Fonts, Characters, and Glyphs
Fonts, characters, and glyphs
The representation of "unusual characters" is a common problem for medievalists working in digital media. "Unusual characters" can range from relatively common accented letters which are not available from a standard computer keyboard to variant letter forms, archaic symbols, abbreviations, and letters no longer used in modern languages. Because the standard computer keyboard varies from country to country and language to language, accented characters that are "unusual" to some medievalists may be quite ordinary to others. "Unusual characters" are encoded at the "emic" rather than "etic" level; that is to say that the encoding of such characters involves the representation of generalisable and repeated textual symbols rather than unique manuscript forms. The decision as to which distinctions are emic and etic requires disciplinary knowledge; it also can vary in some cases from project to project within a single discipline depending on the purpose of the encoding.
Source(s): Fonts, Characters, and Glyphs
Contemporary usage distinguishes among a number of closely related terms:
- 'character' (abstract character)
- An (abstract) unit of information used for the organization, control, or representation of textual data. Abstract characters have no concrete form, although certain features may be considered essential. The diagraph æ, for example, can be considered a character. Its essential feature is that it combines the characters for a and e. Characters should not be confused with #letter-def letters, #glyph-def glyphs, or #grapheme-def graphemes. Some characters are not (complete) letters (e.g. Diaeresis: ¨). Other characters are complete letter (e.g. small latin letter a). Upper and lower case forms of letters are different characters.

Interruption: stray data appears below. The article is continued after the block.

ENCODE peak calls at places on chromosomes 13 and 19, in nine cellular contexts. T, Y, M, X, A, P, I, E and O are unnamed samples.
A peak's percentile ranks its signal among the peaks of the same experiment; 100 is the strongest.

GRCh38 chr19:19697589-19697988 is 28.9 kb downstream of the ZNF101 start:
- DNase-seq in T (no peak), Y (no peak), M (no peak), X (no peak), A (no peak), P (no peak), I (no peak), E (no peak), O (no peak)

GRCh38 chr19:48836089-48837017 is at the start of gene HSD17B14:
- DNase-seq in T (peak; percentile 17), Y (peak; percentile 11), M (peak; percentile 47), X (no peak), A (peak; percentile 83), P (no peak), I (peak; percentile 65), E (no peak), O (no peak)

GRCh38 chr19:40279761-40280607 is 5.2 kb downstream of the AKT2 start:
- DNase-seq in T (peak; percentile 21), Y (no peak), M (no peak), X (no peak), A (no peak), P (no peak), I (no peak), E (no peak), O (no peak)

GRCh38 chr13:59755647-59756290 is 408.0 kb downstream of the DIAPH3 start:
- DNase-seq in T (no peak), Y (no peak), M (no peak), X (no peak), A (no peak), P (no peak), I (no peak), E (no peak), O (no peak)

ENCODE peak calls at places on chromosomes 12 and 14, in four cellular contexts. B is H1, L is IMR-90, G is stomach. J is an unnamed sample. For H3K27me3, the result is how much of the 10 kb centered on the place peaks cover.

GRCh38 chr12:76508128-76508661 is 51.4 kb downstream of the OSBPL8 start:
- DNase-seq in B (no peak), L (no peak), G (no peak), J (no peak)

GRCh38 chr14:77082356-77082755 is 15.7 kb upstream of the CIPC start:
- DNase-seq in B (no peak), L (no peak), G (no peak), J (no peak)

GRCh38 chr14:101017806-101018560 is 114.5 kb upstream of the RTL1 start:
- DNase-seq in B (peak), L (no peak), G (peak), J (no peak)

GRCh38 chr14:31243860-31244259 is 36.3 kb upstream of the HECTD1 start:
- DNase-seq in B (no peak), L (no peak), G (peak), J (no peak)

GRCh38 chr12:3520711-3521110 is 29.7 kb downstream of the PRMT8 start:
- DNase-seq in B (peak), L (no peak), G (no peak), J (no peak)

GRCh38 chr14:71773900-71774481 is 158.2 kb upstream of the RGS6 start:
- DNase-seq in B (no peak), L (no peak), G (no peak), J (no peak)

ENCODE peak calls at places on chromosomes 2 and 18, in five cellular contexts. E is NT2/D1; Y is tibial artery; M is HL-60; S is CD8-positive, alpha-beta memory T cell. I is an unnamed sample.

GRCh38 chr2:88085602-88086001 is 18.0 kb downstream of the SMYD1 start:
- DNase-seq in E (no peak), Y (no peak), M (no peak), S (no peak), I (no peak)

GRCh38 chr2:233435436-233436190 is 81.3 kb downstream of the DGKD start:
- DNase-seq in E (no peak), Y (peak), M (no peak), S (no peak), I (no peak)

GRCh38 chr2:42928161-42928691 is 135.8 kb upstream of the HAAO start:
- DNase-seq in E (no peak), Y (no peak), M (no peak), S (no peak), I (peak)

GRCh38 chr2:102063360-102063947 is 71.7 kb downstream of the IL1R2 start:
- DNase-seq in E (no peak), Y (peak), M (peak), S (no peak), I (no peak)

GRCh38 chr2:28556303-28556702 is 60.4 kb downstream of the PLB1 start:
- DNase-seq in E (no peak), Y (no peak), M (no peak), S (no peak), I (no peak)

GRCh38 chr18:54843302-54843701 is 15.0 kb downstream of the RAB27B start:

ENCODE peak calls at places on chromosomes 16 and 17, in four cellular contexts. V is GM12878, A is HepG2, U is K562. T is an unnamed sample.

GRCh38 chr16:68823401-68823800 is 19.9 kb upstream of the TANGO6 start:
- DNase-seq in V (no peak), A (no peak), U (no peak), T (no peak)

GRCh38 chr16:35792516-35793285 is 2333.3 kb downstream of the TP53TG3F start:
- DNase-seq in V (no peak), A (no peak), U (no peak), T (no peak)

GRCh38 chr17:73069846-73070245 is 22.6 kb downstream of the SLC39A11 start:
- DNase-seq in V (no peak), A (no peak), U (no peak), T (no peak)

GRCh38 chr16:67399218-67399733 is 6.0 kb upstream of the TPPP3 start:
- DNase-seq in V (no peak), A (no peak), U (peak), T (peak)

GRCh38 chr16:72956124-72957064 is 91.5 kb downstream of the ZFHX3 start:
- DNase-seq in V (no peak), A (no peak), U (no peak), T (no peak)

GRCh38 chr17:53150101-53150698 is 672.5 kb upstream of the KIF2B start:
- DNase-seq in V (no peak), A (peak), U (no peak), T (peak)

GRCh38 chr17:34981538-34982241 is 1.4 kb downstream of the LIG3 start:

- A set of mechanically or digitally produced #glyph-def glyphs in a uniform style. Fonts are found only in type- or digital cultures; the equivalent in a manuscript culture is a #script-def script. Differences between fonts (or scripts) are generally considered accidental in transcription and encoding.
- The idealised form of a given #character-def character in a specific #font-def font, #script-def script, or #hand-def hand. The following are all distinct glyphs:
- Roman small latin letter a;
- Arial small latin letter a;
- Sans-serif small latin letter a;
- Carolingian small letter a;
- Insular miniscule a;
- Scribe D's open a.
- A specific (etic-level) instance of a #glyph-def glyph: "The poorly formed carolingian a in the first word of manuscript line 1 on f. 72v" refers to a graph. Distinguished from #grapheme-def grapheme.
- An emic-level description of a specific #glyph-def glyph. This is opposed to #graph-def graph, which is an etic-level description. E.g. "the third letter a on folio 105v is a poorly formed carolingian a" distinguishes between a #graph-def graph (the poorly-formed third letter a) and a grapheme (the ideal of carolingian letter a).
- an imprecise term used variously to refer to #character-def character and #glyph-def glyphs at emic or etic levels.
- the manuscript equivalent to a #font-def font in print culture (cf. Carolingian script and Times Roman font).
The following is a list of (open source) Unicode fonts Medievalists are likely to find useful:
- Junicode. A Serif unicode font designed by Peter Baker of the University of Virginia. Contains most if not all characters required by Anglo-Saxonists and other medievalists, including manuscript abbreviations and IPA characters.
- Garamond Latin. "It contains GaramondLatin, a professionally produced typeface that provides macrons, brevia, apices/stress marks, common inscriptional characters, characters for printing scanned poetry, and a few medieval and religious symbols. Click here to see a .jpg filethat shows all the characters. Both True Type and Type 1 (for use with AdobeType Manager) fonts are included."
Unicode Tools and Resources
The following is a list of tools and resources Medievalists are likely to find useful in using Unicode:
- http://www.eki.ee/letter/ Letter database: languages, character sets, names etc:. A web-based search engine that can be used for finding unicode code points in both hex and decimal formats (among many other things).
- http://alanwood.net/unicode/ Alan Wood’s Unicode Resources:. Link lists with evaluations of software, including fonts, browsers, and production tools that support them.
- http://www.linux.com/article.pl?sid=06/03/13/1829212. KMFL lets users change keyboards on the fly. A linux equivalent of the well known Keyman keyboard mapping software under Windows.
- http://www.linux.com/article.pl?sid=06/03/15/1649204 Graphite: Smart font technology comes to FOSS. A "smart font" technology comparable to OpenType and Advanced Apple
Typography, available for both Linux and Windows.
Source(s): Fonts, Characters, and Glyphs